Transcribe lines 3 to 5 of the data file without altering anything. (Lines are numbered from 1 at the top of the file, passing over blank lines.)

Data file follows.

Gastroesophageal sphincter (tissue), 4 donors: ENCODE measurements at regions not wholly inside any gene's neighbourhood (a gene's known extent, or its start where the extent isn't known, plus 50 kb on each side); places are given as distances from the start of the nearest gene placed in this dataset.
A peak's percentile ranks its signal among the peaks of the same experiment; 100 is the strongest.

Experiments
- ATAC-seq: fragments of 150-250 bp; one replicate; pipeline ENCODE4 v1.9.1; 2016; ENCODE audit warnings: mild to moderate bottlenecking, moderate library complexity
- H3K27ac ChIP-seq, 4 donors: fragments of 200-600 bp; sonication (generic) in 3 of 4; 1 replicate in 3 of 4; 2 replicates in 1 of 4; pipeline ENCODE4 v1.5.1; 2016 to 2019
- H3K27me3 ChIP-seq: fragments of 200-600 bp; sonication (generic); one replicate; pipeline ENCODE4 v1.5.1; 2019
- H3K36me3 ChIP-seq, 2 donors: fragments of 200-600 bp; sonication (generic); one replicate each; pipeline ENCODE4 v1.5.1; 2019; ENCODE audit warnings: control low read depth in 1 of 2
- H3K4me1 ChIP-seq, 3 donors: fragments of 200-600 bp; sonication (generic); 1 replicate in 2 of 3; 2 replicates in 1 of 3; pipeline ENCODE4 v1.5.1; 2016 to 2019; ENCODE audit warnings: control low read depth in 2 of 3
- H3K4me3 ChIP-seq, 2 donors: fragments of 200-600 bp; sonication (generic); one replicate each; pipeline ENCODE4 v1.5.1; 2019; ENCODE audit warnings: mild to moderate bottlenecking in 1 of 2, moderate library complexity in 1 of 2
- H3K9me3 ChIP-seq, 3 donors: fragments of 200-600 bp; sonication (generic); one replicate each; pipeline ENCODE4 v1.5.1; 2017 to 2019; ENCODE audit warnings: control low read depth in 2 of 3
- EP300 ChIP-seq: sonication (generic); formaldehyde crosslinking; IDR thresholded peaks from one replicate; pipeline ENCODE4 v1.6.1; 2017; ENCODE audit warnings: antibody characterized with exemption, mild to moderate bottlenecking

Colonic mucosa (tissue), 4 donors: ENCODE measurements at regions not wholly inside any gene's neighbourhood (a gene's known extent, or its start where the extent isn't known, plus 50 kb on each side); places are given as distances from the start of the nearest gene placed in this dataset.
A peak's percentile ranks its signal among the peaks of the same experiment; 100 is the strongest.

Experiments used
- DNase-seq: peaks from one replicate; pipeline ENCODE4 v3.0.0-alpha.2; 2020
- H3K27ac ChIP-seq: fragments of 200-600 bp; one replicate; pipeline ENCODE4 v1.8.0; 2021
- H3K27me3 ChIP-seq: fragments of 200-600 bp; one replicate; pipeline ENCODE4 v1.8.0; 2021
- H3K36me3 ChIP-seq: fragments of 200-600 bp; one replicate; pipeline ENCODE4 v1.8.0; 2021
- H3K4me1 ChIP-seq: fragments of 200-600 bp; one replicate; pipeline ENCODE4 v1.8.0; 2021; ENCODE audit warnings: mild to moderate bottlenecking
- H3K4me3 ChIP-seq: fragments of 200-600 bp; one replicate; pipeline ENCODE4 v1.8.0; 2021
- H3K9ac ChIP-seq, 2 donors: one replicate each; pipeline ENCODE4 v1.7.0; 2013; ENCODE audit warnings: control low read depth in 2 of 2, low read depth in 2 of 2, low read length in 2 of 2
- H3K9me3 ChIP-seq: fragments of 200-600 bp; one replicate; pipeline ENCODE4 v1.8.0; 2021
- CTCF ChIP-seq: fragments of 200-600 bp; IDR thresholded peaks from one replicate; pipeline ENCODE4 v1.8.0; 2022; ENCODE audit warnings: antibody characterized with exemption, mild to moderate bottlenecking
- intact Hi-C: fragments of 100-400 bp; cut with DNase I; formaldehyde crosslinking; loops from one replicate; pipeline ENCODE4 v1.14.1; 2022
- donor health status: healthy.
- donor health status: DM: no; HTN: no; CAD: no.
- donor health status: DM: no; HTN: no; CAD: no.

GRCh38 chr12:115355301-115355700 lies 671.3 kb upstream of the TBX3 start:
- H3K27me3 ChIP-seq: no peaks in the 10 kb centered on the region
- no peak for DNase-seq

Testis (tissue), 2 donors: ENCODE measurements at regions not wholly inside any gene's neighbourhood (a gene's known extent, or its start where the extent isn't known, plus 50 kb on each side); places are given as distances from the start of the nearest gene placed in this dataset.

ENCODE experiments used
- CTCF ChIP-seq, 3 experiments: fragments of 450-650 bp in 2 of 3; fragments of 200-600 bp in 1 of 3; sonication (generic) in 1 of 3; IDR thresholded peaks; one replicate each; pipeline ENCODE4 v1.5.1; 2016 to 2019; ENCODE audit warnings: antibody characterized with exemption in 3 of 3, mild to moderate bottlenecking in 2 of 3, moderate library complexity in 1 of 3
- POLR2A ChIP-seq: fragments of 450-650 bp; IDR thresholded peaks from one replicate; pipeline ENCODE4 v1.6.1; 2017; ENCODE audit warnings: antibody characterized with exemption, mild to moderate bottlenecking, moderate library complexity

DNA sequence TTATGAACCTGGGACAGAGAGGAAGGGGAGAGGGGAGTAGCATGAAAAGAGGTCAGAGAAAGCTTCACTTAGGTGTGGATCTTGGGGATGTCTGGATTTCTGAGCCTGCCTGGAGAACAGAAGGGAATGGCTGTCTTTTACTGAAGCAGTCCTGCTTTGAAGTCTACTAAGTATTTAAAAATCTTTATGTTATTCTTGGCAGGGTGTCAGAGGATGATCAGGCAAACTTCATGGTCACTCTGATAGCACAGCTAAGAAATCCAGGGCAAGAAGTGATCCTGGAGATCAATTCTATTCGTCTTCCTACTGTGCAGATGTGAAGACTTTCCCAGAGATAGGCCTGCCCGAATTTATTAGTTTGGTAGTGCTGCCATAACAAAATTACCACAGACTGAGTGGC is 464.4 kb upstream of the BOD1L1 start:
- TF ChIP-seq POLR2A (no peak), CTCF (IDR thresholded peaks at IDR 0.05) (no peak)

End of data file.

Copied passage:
Experiments
- ATAC-seq: fragments of 150-250 bp; one replicate; pipeline ENCODE4 v1.9.1; 2016; ENCODE audit warnings: mild to moderate bottlenecking, moderate library complexity
- H3K27ac ChIP-seq, 4 donors: fragments of 200-600 bp; sonication (generic) in 3 of 4; 1 replicate in 3 of 4; 2 replicates in 1 of 4; pipeline ENCODE4 v1.5.1; 2016 to 2019